(802) 763-7733 info@whiteriverpartnership.org PO Box 705, South Royalton, VT 05068

Fish Passage

Trout and other fish depend on the entire river system for survival, so connecting upstream and downstream habitats is important.

Removing dams

Since 2016, the WRP has worked with our partners to remove five, inactive dams along major tributaries to the White River:

In sum, these projects have restored 200 miles of the White River to free-flowing conditions. As a result, the White River is part of Vermont’s longest, connected river network!

Watch the video below to learn more about the 2016 Randolph Dam removal project:

Replacing culverts

Wing Brook at Wing Farm Road – BEFORE

Replacing an under-sized stream-crossing culvert with a larger structure is a way to improve fish passage while increasing flood resilience.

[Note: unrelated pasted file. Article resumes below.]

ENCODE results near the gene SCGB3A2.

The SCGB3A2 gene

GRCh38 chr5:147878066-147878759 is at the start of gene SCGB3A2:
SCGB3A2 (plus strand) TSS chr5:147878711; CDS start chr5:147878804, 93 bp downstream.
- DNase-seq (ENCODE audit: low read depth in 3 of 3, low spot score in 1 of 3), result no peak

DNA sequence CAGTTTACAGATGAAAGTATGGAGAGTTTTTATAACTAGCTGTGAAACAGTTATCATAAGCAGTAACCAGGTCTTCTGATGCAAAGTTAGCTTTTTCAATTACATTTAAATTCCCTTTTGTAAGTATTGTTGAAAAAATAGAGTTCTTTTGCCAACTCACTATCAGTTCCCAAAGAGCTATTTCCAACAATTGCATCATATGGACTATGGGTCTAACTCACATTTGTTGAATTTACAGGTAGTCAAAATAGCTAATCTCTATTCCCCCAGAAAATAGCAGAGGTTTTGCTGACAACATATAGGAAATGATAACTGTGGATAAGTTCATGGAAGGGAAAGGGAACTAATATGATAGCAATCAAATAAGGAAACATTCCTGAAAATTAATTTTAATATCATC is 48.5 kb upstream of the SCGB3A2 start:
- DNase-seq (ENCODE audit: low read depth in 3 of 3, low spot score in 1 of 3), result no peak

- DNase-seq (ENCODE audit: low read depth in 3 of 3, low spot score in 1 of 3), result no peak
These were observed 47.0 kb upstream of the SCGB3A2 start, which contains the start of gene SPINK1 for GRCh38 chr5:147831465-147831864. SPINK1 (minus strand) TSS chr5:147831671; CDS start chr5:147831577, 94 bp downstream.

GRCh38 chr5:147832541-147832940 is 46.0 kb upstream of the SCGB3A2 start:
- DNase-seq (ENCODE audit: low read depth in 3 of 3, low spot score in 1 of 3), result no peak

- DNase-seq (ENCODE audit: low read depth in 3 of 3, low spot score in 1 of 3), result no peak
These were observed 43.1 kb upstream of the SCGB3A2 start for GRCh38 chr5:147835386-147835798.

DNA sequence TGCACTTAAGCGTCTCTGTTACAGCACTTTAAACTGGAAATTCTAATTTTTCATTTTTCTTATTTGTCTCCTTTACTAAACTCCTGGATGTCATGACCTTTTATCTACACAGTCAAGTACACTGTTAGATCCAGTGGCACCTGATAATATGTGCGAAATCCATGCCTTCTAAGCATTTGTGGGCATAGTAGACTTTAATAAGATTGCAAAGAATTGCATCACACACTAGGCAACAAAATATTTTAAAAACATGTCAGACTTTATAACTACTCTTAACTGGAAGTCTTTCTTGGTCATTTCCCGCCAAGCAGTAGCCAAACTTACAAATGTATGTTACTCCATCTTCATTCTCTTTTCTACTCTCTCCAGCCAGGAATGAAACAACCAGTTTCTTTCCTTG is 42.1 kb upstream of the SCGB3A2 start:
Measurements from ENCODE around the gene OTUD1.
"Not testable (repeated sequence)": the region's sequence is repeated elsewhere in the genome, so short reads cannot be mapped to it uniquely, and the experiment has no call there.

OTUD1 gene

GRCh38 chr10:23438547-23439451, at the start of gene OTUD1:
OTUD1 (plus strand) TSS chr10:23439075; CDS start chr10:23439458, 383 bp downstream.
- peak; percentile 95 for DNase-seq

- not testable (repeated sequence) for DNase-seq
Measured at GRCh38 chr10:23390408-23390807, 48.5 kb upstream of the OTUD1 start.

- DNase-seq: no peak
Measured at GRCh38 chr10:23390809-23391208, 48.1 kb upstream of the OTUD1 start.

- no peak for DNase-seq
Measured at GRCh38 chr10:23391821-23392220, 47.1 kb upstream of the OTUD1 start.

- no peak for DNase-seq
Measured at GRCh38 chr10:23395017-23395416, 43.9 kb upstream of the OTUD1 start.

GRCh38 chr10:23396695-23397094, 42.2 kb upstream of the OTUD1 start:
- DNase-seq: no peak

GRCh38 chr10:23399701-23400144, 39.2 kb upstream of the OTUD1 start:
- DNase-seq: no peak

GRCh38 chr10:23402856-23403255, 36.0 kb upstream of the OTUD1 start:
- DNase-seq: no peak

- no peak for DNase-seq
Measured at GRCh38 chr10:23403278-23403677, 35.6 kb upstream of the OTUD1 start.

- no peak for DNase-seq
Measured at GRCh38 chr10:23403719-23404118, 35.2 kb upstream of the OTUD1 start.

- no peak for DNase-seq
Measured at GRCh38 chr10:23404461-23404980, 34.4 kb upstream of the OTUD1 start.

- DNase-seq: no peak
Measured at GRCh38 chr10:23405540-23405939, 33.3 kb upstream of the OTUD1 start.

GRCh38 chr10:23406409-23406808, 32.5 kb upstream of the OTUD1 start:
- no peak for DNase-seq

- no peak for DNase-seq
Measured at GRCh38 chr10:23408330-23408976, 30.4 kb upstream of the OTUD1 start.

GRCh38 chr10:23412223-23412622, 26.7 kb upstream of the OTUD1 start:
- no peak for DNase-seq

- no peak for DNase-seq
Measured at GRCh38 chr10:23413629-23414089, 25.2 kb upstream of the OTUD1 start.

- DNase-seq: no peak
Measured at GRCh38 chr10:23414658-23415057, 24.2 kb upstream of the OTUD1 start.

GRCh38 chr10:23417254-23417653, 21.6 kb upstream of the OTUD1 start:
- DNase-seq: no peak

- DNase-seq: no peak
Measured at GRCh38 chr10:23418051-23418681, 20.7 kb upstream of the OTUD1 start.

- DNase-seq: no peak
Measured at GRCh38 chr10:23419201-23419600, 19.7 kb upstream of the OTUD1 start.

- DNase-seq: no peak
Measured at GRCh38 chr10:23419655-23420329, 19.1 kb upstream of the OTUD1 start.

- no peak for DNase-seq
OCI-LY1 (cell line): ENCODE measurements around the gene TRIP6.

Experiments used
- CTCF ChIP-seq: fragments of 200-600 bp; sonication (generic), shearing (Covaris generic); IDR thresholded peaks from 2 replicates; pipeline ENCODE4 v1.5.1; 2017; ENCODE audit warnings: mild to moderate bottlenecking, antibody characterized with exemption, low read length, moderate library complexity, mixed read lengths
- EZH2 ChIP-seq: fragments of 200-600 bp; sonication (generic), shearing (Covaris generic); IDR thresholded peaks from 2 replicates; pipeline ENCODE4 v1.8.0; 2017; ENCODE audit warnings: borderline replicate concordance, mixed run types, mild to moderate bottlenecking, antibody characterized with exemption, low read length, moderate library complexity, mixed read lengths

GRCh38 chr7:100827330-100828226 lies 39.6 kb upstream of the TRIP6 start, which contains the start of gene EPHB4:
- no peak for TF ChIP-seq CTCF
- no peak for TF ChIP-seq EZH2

Since 2011, the WRP has worked with partners to replace ten, undersized, stream-crossing culverts with fish-friendly, flood-resilient structures:

Retrofitting culverts

When replacing an under-sized, stream crossing culvert is not feasible, installing baffles inside the culvert allows aquatic organisms to move upstream to access cold-water refugia, spawning habitat, and more.

The WRP has worked with partners to install baffles in two, under-sized, stream-crossing culverts:

Fish passage partners

Private and public landowners (Towns of Bethel, Hancock, Pomfret, Randolph, Rochester and Sharon), FEMA, US Forest Service, US Fish & Wildlife Service, VT Agency of Natural Resources, VT Community Development Program, Two Rivers-Ottauquechee Regional Commission, Greater Upper Valley Chapter Trout Unlimited, Ripple Natural Resources, TR Fellows Engineering, local construction contractors, Embrace A Stream, National Forest Foundation, Upper Connecticut River Mitigation & Enhancement Fund, VT Habitat Stamp.